CAJE Launches New Day School Mental Health Network

Posted on 11/26/2021 @ 07:00 AM

Tags: Jewish Schools & Educational Services

Photo by Emma Simpson on Unsplash

After nearly two years in which their lives were upended, students are finally beginning to return to some normalcy this school year. Yet, the effects of learning online, the anxiety of missing major life milestones, and the isolation from peers and extended family have all taken their toll.
Last year, Audrey Maman Bensoussan, CAJE’s Associate Director for School Markets, introduced the Family Resource Protocol in which, among other steps, each school communicates the names of families whose children have been expelled or counseled out of school to CAJE so we can help them with the next steps on their journey.
The Family Resource Protocol is now under the umbrella of CAJE’s new Mental Health Network, which is made up of close to 17 school counselors and psychologists from our 10 funded day schools.
The goal of this network is to give its members the opportunity to safely and confidentially share real-life situations, determine overlapping needs, discuss potential professional development opportunities, and advocate for resources within their schools and within the larger community.
One of the other benefits of establishing this network is to highlight various resources available to our schools and be able to address issues of importance to students and families that schools might find difficult to manage alone.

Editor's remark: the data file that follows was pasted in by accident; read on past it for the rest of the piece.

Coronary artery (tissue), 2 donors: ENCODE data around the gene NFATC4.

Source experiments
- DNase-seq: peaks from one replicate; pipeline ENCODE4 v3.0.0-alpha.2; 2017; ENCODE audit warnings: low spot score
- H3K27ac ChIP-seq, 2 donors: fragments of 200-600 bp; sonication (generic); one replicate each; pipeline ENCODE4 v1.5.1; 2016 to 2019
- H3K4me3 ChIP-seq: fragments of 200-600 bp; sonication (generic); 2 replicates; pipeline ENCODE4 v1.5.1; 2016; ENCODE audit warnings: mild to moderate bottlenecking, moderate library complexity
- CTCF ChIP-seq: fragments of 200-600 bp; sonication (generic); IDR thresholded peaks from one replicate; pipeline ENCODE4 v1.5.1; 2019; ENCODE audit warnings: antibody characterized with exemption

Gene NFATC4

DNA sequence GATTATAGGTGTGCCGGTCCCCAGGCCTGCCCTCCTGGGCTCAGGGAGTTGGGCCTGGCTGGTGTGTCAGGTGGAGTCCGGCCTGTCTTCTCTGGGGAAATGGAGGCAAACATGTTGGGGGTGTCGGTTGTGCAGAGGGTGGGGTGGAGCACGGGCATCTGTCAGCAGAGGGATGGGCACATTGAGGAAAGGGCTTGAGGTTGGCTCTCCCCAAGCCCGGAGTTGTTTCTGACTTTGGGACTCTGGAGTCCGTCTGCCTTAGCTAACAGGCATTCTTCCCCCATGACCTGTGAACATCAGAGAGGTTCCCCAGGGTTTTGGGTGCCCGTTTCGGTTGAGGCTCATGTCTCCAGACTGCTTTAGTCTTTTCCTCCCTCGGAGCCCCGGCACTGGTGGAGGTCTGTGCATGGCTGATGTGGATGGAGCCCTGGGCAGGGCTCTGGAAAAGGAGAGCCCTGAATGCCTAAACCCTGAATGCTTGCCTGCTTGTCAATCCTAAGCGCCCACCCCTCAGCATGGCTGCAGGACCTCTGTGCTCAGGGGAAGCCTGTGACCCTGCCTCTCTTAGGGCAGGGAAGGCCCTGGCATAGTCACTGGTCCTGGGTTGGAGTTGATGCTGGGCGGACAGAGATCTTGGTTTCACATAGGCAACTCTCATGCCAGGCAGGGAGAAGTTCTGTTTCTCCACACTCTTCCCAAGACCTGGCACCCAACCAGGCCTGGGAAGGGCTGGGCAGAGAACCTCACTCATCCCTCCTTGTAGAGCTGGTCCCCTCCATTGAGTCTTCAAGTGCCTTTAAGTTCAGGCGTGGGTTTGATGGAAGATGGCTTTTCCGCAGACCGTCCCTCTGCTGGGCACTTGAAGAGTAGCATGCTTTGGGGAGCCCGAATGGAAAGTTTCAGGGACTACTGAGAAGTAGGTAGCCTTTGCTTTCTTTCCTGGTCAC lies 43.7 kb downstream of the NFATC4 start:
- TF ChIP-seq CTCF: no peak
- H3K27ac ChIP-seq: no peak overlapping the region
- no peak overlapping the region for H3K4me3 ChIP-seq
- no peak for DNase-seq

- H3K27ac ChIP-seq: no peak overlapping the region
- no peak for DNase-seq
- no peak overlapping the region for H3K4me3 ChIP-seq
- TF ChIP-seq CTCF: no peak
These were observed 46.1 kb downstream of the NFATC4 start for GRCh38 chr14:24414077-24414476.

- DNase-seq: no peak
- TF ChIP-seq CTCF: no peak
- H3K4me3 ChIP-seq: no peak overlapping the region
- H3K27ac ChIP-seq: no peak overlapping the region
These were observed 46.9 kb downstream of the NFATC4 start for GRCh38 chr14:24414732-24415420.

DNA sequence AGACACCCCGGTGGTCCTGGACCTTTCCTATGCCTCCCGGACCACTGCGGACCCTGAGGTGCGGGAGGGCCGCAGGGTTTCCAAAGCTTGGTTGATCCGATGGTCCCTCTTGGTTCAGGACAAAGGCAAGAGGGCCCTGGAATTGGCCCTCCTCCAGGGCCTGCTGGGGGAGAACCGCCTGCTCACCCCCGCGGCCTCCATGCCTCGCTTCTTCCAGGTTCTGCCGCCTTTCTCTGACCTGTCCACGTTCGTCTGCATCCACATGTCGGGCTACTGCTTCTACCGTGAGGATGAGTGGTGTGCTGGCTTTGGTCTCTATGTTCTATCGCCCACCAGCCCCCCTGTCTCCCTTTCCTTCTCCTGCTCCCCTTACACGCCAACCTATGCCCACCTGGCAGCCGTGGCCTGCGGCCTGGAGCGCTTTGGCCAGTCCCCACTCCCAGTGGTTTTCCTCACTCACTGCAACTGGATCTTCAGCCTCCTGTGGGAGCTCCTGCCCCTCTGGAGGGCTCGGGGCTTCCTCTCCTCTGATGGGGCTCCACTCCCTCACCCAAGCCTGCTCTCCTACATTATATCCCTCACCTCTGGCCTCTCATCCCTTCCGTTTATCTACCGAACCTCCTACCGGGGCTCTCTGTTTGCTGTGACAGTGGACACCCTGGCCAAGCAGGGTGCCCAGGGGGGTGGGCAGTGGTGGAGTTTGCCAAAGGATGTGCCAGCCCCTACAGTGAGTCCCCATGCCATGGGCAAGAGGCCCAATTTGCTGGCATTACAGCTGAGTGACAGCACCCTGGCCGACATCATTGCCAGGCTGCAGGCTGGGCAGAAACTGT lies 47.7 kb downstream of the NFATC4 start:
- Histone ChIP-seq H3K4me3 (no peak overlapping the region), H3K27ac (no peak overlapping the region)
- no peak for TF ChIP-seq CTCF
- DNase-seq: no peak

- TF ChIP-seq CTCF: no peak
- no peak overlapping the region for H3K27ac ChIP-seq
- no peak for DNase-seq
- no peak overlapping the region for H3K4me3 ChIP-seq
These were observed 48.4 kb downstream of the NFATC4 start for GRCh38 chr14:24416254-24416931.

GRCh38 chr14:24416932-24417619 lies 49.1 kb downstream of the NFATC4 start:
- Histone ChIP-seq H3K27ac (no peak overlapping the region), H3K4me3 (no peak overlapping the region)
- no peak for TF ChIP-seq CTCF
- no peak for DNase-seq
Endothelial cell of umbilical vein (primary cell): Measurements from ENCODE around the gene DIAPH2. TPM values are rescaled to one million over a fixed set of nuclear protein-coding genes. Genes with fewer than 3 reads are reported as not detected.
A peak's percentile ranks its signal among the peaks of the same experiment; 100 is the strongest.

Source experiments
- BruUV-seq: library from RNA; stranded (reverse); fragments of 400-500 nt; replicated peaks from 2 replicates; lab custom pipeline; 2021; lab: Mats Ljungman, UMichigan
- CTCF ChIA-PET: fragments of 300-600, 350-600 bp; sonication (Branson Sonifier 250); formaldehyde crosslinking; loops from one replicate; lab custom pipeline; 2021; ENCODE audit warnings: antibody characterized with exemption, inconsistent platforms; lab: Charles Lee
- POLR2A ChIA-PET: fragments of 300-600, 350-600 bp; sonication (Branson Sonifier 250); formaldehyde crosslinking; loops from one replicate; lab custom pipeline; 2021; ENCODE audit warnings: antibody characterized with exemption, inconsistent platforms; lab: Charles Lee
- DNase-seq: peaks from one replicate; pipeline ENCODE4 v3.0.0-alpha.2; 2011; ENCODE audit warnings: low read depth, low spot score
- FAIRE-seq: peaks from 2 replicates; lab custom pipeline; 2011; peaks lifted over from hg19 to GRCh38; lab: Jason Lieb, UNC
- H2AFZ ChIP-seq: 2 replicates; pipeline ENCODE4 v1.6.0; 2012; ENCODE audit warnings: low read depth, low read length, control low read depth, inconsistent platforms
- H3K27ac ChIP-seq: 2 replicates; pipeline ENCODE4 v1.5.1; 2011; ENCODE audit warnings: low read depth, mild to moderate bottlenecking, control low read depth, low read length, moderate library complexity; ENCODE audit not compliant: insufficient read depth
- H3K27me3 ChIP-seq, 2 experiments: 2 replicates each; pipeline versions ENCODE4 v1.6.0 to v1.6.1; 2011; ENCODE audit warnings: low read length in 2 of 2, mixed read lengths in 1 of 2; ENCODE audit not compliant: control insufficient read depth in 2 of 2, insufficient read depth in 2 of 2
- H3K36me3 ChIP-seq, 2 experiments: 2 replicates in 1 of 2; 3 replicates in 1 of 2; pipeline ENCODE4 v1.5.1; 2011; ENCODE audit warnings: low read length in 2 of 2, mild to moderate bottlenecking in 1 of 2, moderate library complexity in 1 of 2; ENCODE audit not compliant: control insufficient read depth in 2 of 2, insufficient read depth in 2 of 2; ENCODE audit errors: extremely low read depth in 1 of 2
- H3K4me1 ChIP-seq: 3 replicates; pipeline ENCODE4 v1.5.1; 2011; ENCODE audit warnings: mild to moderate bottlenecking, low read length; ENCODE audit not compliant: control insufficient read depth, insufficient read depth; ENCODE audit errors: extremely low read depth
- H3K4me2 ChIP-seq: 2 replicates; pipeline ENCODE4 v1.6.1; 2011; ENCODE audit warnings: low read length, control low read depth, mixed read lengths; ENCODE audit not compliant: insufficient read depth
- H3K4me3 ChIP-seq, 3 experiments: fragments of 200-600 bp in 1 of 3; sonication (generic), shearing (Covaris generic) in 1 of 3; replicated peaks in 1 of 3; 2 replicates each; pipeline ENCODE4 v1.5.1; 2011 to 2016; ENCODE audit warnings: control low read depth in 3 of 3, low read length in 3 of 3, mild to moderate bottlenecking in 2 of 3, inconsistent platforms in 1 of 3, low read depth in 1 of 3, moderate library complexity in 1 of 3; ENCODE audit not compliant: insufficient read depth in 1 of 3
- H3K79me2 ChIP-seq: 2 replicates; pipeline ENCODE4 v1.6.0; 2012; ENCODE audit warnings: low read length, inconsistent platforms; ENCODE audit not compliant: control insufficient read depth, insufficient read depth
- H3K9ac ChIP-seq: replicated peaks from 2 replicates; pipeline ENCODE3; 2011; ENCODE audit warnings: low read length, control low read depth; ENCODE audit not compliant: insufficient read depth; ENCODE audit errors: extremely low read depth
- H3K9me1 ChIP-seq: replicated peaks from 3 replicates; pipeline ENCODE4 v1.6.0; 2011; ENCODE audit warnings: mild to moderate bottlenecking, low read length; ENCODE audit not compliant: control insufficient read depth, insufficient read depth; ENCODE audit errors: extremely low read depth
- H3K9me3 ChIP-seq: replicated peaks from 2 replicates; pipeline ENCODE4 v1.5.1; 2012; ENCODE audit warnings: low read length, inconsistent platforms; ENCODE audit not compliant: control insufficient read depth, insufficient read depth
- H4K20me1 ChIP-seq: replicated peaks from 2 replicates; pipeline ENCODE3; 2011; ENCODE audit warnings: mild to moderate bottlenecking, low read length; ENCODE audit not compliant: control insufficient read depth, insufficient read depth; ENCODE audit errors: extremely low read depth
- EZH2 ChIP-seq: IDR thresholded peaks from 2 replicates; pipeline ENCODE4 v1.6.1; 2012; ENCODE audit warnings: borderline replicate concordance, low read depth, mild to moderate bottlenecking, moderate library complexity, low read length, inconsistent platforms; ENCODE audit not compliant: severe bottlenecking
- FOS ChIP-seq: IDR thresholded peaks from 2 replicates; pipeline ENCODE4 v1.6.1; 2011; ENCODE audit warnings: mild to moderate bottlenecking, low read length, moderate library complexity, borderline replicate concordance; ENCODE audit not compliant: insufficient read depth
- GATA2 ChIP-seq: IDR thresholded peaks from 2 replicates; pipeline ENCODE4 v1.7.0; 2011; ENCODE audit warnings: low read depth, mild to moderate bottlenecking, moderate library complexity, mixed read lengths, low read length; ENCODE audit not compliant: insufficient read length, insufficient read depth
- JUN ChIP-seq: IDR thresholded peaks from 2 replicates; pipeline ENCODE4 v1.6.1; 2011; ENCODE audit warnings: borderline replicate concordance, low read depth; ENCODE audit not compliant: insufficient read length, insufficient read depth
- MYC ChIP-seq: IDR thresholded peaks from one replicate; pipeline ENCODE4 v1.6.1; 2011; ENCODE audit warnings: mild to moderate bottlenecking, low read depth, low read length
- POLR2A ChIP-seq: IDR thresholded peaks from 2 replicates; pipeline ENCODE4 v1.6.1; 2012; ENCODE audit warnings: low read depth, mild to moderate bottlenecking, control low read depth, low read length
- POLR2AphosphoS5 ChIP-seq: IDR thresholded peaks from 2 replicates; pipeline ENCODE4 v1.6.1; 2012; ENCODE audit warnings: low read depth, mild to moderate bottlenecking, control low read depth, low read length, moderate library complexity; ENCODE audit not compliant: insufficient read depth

In October, the Network was introduced to Eshel Online, whose mission is to open hearts, minds and doors for Orthodox lesbian, gay, bisexual, and transgender individuals, and their families through its innovative and culturally sensitive programming.
Members of the Mental Health Network were asked to watch a movie titled, Marry Me, However [which premiered in the Miami Jewish Film Festival last year] that follows the lives of Orthodox men and women in Israel who were urged to get married by teachers and parents even after expressing hesitations only to come to the realization that they were gay or lesbian. Years later, they were all divorced, effectively upending their own lives, blindsiding their spouses’ lives and of course, affecting their children’s lives as well.
CAJE then invited Rabbi Steve Greenberg, Founding Director of Eshel, and Miryam Kabakov, its Executive Director to meet virtually with the Network and discuss whether and how Miami’s funded schools currently respond to children or teens facing gender identity issues and/or questioning their sexual identity.
Shortly, after the meeting, CAJE received an unsolicited email from a psychologist in one of our Hareidi schools. She mentioned how appreciative she was to be in a network with a group of her peers where she can feel safe discussing topics that are still taboo in her community. She went on to say how wonderful it was that she was given this opportunity for professional development enabling her to enhance her craft and she looked forward to watching the movie and discussing it afterwards.
She felt it was very helpful to know where else students and their families can get support if they need more outside the school. Furthermore, she was very happy to hear about Eshel, an organization working hard to get Orthodox shuls and community members to be more open to LGBTQ members.  
As a community, Miami is far from being the leading edge on this issue. In a groundbreaking move last year, UK Chief Rabbi Ephraim Mervis released the first-ever guide for the Wellbeing of LGBTQ+ Pupils in Orthodox schools, declaring a zero tolerance policy for bullying or homophobic language and offering guidelines to educators on offering support and affirming LGBTQ+ students according to the online magazine Them.
The plan for the Mental Health Network is to continue to addressing topics related to child and teen mental health so that each school psychologist and counselor will be up-to-date on the best resources available in our community locally and nationally so we can best support our children, teens, and their families.